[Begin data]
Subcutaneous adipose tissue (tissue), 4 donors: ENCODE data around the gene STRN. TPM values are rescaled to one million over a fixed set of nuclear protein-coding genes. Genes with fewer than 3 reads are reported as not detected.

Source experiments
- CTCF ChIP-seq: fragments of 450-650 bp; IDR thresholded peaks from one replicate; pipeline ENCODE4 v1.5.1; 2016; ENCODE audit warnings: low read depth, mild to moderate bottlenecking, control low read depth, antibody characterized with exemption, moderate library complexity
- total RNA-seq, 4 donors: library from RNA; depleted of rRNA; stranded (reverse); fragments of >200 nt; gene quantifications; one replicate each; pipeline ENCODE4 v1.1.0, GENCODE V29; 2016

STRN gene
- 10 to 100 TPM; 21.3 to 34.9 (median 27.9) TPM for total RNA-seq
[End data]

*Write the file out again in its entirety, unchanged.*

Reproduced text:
Subcutaneous adipose tissue (tissue), 4 donors: ENCODE data around the gene STRN. TPM values are rescaled to one million over a fixed set of nuclear protein-coding genes. Genes with fewer than 3 reads are reported as not detected.

Source experiments
- CTCF ChIP-seq: fragments of 450-650 bp; IDR thresholded peaks from one replicate; pipeline ENCODE4 v1.5.1; 2016; ENCODE audit warnings: low read depth, mild to moderate bottlenecking, control low read depth, antibody characterized with exemption, moderate library complexity
- total RNA-seq, 4 donors: library from RNA; depleted of rRNA; stranded (reverse); fragments of >200 nt; gene quantifications; one replicate each; pipeline ENCODE4 v1.1.0, GENCODE V29; 2016

STRN gene
- 10 to 100 TPM; 21.3 to 34.9 (median 27.9) TPM for total RNA-seq